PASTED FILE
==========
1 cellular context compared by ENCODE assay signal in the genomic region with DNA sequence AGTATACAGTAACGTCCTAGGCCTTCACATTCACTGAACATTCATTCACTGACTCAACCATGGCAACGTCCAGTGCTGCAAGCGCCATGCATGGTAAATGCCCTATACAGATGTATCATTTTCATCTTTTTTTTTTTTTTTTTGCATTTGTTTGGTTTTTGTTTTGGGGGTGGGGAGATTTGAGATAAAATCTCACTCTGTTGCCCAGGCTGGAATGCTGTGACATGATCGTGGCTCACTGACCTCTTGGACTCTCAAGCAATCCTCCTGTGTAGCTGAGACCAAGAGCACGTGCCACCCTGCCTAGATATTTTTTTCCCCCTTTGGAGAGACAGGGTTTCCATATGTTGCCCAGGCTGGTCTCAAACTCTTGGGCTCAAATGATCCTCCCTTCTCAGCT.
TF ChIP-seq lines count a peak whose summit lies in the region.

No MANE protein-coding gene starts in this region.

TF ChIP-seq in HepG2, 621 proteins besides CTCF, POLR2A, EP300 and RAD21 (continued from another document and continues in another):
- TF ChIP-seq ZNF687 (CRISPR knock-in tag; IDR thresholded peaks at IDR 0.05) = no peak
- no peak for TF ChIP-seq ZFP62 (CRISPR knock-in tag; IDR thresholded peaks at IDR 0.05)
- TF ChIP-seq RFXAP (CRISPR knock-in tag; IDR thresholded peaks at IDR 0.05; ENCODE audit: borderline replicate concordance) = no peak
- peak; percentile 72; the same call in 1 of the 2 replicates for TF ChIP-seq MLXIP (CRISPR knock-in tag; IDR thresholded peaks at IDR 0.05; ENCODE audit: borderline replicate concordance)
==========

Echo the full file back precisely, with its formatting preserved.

1 cellular context compared by ENCODE assay signal in the genomic region with DNA sequence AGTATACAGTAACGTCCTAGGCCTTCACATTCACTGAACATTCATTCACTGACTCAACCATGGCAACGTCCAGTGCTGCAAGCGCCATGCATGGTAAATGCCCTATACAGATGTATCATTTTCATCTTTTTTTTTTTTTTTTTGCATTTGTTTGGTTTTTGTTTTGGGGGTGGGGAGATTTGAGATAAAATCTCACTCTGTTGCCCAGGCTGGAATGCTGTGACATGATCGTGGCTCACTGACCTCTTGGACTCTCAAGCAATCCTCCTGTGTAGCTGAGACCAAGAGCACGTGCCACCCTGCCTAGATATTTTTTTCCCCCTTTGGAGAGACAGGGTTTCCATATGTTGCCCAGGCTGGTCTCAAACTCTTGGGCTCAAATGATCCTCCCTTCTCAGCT.
TF ChIP-seq lines count a peak whose summit lies in the region.

No MANE protein-coding gene starts in this region.

TF ChIP-seq in HepG2, 621 proteins besides CTCF, POLR2A, EP300 and RAD21 (continued from another document and continues in another):
- TF ChIP-seq ZNF687 (CRISPR knock-in tag; IDR thresholded peaks at IDR 0.05) = no peak
- no peak for TF ChIP-seq ZFP62 (CRISPR knock-in tag; IDR thresholded peaks at IDR 0.05)
- TF ChIP-seq RFXAP (CRISPR knock-in tag; IDR thresholded peaks at IDR 0.05; ENCODE audit: borderline replicate concordance) = no peak
- peak; percentile 72; the same call in 1 of the 2 replicates for TF ChIP-seq MLXIP (CRISPR knock-in tag; IDR thresholded peaks at IDR 0.05; ENCODE audit: borderline replicate concordance)